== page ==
Our recent field investigations in western Pakistan have revealed that serpentinized peridotites here are crosscut by numerous intrusions of gabbro and tonalite. New zircon U–Pb dating of these plutons indicates Late Cretaceous–Early Eocene ages of their crystallization. They have arc-like geochemical signatures and constitute the middle crust of an island arc complex. Together with their extrusive counterparts they form the RasKoh island arc (RIA), defined for the first time in this study. The RIA and the Chaiga continental arc to the north represent the manifestations of two separate subduction zone systems within Neotethys, developed between India and Eurasia. We posit that this Neotethyan domain contained two oceanic plates. Subduction of the leading plate beneath Eurasia generated the Jurassic–Late Oligocene Chaiga continental arc, and the northward subduction of the trailing plate resulted in the development of the Late Cretaceous–Oligocene, ensimatic RasKoh arc. Arrival of the Indian subcontinent at the latitude of the RasKoh arc in the earliest Miocene caused the emplacement of the RasKoh arc onto India via oblique arc–continent collision. The subsequent collision of this composite Indian plate with Eurasia resulted in extensive deformation of Late Cretaceous flysch deposits and the ophiolitic arc basement.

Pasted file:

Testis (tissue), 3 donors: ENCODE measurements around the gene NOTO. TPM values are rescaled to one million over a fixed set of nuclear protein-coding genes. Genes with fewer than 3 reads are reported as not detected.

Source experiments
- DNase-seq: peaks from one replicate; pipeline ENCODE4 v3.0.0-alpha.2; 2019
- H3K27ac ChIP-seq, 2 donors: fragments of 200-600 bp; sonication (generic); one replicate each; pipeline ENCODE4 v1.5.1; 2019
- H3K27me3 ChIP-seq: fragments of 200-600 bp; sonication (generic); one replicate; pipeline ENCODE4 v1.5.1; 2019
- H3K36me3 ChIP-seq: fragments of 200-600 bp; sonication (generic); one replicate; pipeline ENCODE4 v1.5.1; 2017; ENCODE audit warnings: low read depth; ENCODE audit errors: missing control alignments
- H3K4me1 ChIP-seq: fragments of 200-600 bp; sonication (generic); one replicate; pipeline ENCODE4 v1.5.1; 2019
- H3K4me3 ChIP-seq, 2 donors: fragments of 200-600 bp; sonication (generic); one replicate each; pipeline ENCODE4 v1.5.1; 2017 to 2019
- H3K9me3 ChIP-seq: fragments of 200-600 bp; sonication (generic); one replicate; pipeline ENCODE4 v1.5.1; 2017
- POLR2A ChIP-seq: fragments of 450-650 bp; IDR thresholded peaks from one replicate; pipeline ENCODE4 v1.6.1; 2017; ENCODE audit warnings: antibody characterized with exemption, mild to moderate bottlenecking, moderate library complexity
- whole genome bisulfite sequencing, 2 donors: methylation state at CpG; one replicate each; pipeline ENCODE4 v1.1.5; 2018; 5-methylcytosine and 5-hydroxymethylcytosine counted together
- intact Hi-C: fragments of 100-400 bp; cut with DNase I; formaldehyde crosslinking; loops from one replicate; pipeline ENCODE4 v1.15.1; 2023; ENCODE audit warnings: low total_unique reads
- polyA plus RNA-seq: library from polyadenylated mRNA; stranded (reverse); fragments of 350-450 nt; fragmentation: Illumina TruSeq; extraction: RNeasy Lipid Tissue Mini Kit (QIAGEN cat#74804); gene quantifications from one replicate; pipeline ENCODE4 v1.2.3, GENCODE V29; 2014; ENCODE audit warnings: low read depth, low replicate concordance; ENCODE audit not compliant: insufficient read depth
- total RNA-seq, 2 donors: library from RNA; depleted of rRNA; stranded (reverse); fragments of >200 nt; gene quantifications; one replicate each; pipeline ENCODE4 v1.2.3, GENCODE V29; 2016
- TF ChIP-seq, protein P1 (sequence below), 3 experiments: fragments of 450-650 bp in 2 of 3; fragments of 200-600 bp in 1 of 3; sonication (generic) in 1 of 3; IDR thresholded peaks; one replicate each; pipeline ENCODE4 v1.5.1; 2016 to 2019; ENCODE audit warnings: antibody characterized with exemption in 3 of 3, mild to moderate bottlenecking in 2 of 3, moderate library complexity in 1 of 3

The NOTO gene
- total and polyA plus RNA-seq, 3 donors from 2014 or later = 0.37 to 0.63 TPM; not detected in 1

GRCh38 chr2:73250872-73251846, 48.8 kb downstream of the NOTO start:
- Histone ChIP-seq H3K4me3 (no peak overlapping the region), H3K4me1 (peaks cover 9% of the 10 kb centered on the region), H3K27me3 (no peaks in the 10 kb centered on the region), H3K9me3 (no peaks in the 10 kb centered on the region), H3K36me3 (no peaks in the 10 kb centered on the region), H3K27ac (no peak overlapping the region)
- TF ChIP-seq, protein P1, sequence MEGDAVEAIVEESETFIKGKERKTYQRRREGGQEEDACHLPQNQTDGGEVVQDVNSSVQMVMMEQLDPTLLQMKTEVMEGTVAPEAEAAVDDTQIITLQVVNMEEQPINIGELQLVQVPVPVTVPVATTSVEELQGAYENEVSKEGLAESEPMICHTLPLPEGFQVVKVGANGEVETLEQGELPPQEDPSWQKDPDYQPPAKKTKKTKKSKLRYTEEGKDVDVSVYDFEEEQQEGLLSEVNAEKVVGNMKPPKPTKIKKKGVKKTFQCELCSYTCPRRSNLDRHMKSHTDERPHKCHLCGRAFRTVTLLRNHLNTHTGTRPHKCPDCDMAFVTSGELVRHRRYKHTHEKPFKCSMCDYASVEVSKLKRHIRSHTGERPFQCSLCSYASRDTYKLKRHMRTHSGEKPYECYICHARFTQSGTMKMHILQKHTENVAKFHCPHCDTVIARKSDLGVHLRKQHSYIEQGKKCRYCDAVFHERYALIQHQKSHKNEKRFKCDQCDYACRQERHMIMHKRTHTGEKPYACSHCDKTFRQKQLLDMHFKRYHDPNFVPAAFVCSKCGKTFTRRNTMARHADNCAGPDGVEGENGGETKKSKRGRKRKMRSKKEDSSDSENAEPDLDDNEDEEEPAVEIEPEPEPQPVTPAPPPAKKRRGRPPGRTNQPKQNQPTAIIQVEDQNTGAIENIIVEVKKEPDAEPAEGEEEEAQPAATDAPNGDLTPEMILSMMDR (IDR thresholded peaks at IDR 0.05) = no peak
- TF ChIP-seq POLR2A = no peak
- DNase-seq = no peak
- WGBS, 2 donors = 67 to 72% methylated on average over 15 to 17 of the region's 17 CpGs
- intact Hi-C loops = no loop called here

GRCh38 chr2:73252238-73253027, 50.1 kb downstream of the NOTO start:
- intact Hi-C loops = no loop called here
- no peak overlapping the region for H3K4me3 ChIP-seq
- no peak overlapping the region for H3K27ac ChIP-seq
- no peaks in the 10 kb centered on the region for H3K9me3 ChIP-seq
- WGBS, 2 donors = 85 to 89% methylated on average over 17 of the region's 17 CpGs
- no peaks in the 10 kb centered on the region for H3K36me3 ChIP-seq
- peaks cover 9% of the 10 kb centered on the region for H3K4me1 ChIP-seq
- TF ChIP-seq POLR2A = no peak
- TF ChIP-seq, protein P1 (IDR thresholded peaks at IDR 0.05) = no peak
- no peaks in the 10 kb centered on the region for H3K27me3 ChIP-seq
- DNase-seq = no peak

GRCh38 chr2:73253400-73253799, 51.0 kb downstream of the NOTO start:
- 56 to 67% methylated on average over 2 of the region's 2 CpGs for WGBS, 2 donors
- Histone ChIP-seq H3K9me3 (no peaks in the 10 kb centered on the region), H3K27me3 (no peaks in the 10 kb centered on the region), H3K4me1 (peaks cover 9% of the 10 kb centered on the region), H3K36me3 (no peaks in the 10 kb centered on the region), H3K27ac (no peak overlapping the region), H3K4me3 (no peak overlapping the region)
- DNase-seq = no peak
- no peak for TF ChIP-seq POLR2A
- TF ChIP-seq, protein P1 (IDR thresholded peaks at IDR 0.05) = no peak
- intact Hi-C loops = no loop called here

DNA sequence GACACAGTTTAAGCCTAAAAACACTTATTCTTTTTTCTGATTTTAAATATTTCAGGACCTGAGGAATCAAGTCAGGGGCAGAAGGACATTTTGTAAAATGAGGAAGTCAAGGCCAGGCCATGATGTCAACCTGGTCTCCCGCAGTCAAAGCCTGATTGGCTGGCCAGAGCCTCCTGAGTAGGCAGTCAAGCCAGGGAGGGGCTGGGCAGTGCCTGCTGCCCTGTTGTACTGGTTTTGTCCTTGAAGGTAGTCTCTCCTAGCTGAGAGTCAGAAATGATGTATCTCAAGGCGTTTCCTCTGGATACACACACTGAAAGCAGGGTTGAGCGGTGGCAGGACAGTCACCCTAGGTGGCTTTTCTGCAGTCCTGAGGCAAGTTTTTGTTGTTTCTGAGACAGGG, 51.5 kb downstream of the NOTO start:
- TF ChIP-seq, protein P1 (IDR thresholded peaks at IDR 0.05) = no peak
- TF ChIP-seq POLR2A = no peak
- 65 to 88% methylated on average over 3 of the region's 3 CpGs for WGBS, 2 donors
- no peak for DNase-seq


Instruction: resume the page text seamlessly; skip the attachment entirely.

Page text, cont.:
Thematic collection: This article is part of the Ophiolites, melanges and blueschists collection available at: https://www.lyellcollection.org/topic/collections/ophiolites-melanges-and-blueschists